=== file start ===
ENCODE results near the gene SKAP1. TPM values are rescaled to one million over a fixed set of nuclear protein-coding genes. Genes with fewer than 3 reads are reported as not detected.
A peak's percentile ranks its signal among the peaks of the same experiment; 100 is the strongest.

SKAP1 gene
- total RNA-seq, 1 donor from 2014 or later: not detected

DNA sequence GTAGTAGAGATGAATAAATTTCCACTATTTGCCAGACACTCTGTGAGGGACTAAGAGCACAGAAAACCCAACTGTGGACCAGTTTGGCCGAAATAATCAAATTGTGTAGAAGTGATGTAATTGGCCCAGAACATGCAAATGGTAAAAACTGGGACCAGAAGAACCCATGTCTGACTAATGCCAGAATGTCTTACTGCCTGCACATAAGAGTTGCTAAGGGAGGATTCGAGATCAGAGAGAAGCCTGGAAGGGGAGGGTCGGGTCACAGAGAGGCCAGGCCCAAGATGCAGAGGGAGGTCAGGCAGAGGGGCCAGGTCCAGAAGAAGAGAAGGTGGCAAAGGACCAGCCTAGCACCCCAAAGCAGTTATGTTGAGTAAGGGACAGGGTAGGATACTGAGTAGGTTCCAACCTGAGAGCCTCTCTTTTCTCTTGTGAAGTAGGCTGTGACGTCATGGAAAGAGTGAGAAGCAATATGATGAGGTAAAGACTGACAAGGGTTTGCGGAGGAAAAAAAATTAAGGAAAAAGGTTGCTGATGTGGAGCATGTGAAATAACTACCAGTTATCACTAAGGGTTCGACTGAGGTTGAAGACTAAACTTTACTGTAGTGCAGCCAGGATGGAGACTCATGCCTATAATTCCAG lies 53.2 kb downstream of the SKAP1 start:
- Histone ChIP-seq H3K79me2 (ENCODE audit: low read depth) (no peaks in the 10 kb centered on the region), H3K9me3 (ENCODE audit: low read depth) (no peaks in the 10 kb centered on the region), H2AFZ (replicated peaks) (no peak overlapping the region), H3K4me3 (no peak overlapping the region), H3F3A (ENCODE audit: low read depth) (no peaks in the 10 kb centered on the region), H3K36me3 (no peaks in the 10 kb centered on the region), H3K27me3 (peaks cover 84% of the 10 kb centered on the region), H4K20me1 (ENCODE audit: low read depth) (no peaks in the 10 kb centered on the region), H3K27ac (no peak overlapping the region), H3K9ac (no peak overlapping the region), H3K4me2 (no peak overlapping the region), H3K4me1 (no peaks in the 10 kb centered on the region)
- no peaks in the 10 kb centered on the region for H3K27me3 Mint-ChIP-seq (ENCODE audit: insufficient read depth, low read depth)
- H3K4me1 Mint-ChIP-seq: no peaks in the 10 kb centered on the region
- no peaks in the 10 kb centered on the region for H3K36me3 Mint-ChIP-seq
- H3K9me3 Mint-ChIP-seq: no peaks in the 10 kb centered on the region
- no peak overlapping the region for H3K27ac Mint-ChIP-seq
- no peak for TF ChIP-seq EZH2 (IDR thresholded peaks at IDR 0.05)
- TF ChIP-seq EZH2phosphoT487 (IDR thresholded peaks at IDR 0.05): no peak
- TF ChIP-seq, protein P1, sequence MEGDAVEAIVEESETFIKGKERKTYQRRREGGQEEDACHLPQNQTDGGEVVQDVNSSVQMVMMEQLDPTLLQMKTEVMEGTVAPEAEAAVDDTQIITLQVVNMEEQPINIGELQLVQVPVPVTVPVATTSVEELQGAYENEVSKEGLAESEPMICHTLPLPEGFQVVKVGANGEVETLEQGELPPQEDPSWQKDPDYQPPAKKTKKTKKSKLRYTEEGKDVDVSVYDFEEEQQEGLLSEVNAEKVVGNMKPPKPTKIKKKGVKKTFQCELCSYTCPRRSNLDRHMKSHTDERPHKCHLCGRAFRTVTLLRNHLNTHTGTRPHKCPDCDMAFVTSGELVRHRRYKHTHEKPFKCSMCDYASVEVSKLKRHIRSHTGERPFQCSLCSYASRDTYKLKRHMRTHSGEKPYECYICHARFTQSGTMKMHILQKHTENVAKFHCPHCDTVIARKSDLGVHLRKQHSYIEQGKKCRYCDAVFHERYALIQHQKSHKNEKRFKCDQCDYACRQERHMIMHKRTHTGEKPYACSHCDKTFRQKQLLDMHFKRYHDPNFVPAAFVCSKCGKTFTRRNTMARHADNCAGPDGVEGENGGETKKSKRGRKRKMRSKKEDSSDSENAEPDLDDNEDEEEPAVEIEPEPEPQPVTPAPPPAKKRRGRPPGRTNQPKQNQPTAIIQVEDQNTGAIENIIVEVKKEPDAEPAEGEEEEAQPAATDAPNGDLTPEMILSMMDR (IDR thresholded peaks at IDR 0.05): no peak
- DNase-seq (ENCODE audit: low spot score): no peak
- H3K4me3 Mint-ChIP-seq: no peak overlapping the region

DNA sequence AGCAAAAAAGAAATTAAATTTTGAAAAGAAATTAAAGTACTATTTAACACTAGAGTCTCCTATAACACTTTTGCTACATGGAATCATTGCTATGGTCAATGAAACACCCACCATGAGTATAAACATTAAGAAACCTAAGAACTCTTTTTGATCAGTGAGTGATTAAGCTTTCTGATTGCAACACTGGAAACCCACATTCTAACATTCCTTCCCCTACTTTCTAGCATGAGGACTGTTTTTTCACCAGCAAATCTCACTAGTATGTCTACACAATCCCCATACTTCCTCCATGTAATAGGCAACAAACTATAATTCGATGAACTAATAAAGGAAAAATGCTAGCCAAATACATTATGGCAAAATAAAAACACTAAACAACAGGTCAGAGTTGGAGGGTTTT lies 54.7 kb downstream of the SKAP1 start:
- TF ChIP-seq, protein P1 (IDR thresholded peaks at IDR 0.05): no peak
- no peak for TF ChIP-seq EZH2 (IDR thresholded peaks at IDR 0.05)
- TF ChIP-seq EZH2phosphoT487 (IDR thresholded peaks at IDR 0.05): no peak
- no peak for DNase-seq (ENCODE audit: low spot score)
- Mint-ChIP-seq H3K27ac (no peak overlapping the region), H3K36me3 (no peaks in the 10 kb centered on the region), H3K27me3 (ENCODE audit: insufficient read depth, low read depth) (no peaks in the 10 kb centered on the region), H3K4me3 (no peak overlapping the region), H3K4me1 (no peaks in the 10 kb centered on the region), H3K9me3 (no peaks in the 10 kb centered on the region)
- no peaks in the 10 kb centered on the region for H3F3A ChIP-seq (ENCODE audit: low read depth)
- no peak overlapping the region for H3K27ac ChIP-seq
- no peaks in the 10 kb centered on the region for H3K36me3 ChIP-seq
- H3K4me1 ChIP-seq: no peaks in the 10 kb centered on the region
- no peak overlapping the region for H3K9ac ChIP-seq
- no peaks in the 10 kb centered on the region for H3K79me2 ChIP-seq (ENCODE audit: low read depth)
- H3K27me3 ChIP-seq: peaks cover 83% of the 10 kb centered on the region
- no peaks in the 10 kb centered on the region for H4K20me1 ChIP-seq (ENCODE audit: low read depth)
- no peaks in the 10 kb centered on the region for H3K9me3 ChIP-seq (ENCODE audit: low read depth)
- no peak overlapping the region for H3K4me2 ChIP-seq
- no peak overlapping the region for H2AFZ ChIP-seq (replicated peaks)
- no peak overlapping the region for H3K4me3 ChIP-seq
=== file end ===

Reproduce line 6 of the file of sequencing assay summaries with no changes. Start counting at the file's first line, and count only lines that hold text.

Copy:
- Histone ChIP-seq H3K79me2 (ENCODE audit: low read depth) (no peaks in the 10 kb centered on the region), H3K9me3 (ENCODE audit: low read depth) (no peaks in the 10 kb centered on the region), H2AFZ (replicated peaks) (no peak overlapping the region), H3K4me3 (no peak overlapping the region), H3F3A (ENCODE audit: low read depth) (no peaks in the 10 kb centered on the region), H3K36me3 (no peaks in the 10 kb centered on the region), H3K27me3 (peaks cover 84% of the 10 kb centered on the region), H4K20me1 (ENCODE audit: low read depth) (no peaks in the 10 kb centered on the region), H3K27ac (no peak overlapping the region), H3K9ac (no peak overlapping the region), H3K4me2 (no peak overlapping the region), H3K4me1 (no peaks in the 10 kb centered on the region)